Singapore hotel brand Banyan Tree is eyeing several opportunities in the Gulf Cooperation Council after exiting the market in recent years.
The company previously managed two resorts in the UAE emirate of Ras Al Khaimah and a residences complex under its Angsana brand but exited both arrangements.
It is now returning to the market with its first residences under the Banyan Tree brand in the Middle East through a partnership with UAE developer Sweid & Sweid.
The Dhs600m ($163.3m) project on the edge of Dubai’s Jumeirah Lake Towers will comprise a 32-storey tower with 244 residences and resort-style amenities including a clubhouse and spa and a 31m pool
Sales began today with prices starting from Dhs1.49m ($405,667) and handover is scheduled for the third quarter of 2019.
Speaking to Gulf Business, Banyan Tree Hotels and Resorts executive chairman Ho Kwon Ping said the company was in talks with Sweid and Sweid for further projects.
“They obviously hope to do more things in the region. We are very comfortable with them as partners we know each other so it depends on what the projects are,” he said.
It is also in other discussions with other developers on Dubai’s Palm Jumeirah and in the wider GCC, he revealed.
“There are a few projects being discussed in the Saudi area,” Ping added.
Back in 2013, Banyan Tree was seeking investors for expansion in the UAE but later pulled out when the owner of the two resorts it managed, RAK National Hotels, wanted exclusivity for the brand in the country.
US hotel group Marriott took over management of the two properties in December 2016.
“We thought that was not something we could do because we wanted to do other things so we very amicably ended that relationship,” Ping said.
This week, Singapore-listed Banyan Tree Holdings reported its first net profit since posting its worst loss ever in its 2015 financial of S$27.5m ($20.7m)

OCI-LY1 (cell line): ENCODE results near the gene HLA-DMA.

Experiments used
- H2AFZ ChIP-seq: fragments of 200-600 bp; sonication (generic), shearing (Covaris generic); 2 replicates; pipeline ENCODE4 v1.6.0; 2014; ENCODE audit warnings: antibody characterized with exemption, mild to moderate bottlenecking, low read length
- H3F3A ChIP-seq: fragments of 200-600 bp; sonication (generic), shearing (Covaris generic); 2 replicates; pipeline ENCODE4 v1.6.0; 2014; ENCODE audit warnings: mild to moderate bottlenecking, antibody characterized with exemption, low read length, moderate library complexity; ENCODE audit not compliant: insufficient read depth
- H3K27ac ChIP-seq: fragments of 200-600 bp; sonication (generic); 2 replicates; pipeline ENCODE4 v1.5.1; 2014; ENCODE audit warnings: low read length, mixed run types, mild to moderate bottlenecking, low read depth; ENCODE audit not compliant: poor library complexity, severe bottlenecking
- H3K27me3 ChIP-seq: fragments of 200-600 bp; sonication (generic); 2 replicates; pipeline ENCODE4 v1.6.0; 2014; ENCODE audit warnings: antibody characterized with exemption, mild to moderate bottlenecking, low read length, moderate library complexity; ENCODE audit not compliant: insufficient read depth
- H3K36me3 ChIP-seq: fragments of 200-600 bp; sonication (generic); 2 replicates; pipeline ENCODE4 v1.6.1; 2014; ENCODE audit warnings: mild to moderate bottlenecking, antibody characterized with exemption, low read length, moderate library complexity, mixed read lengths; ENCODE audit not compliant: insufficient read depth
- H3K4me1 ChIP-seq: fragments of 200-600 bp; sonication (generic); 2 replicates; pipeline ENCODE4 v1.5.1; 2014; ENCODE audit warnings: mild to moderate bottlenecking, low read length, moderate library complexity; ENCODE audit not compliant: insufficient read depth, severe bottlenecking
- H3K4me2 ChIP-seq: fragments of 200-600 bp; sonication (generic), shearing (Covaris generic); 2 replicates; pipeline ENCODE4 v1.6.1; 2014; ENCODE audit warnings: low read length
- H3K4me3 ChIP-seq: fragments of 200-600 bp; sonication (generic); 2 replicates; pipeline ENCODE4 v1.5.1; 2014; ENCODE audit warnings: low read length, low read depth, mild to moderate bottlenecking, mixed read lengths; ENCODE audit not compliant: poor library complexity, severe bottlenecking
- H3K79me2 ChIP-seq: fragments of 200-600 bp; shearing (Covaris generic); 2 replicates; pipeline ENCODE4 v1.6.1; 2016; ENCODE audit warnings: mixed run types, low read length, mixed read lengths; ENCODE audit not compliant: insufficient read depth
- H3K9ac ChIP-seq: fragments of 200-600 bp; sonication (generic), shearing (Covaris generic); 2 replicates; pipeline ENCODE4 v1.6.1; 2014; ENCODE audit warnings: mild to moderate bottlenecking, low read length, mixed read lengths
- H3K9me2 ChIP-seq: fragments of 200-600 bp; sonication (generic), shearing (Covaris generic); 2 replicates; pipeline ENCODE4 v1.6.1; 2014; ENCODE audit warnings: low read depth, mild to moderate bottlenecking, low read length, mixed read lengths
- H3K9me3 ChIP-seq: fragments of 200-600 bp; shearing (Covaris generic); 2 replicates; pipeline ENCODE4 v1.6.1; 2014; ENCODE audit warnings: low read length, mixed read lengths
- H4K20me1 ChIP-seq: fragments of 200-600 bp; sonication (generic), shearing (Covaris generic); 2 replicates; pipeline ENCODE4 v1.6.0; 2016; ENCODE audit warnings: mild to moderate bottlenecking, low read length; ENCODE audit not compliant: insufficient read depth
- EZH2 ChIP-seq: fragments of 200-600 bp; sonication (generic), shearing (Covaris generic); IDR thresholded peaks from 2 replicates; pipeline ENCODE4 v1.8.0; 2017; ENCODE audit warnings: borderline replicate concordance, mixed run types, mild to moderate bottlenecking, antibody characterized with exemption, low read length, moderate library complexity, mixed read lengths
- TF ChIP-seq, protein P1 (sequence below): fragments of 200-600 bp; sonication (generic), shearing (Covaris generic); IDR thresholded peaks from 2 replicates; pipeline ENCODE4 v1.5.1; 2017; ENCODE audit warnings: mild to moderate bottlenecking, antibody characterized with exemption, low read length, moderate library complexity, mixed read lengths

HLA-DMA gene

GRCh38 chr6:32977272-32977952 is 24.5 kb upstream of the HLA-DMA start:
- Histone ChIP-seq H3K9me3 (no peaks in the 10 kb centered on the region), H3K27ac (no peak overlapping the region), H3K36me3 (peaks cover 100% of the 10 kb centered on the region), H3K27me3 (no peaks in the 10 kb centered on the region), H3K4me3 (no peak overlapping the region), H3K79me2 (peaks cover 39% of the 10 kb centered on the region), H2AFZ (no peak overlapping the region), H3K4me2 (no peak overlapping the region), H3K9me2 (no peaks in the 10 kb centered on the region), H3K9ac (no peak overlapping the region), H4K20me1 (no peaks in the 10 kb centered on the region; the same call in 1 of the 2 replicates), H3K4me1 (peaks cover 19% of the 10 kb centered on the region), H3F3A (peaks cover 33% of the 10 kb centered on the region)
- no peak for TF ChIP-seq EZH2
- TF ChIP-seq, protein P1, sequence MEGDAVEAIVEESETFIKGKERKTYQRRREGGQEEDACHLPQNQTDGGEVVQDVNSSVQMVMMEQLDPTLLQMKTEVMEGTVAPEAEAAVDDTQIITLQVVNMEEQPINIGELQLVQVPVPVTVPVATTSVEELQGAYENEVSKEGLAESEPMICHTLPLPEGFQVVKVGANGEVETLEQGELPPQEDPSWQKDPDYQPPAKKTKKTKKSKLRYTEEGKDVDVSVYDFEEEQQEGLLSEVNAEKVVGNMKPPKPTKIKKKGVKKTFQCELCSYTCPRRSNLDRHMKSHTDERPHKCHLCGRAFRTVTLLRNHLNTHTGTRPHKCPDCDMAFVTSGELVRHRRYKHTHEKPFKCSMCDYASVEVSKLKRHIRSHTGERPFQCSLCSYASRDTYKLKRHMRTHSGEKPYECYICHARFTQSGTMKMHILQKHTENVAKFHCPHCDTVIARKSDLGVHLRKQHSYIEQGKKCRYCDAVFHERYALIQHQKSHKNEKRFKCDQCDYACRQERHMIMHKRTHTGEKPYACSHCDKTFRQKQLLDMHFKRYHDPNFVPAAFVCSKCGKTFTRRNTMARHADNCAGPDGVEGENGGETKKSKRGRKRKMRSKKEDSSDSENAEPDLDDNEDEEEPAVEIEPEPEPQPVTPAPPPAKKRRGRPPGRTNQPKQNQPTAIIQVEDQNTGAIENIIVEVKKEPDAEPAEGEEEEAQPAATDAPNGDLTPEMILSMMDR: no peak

The company’s profit for the 12months to December 31, 2017 stood at $12.93m ($9.77m) from a loss of $16.2m ($12.24m) in 2016. Revenue grew 3 per cent to S$317.5m ($240m).
Earnings in the fourth quarter declined more than half from S$8.5m ($6.42m) to S$3.9m ($2.94m) but revenue was up 9 per cent to S88.9m ($67.2m)
The company said it expected to open seven new resorts and eight spas over the next 12 months from its current footprint of 41 and 60 respectively and has plans to manage 28 new hotels in total over the next three years.
Among the ways Ping sees the company competing with the bigger hotel groups like Marriott, which merged with Starwood Hotels and Resorts in 2016, is through partnerships like the one the company signed with France’s AccorHotels in December 2016 to co-develop properties across the globe.
“Many companies have wanted to just buy us out but we don’t want to sell and yet they’re getting bigger and we’re staying our size,” he explained. “We’ve solved this by forming a global alliance with Accor whereby we co-develop hotels.
“That doesn’t mean we don’t do our own hotels, we still do it but we also do it with them.”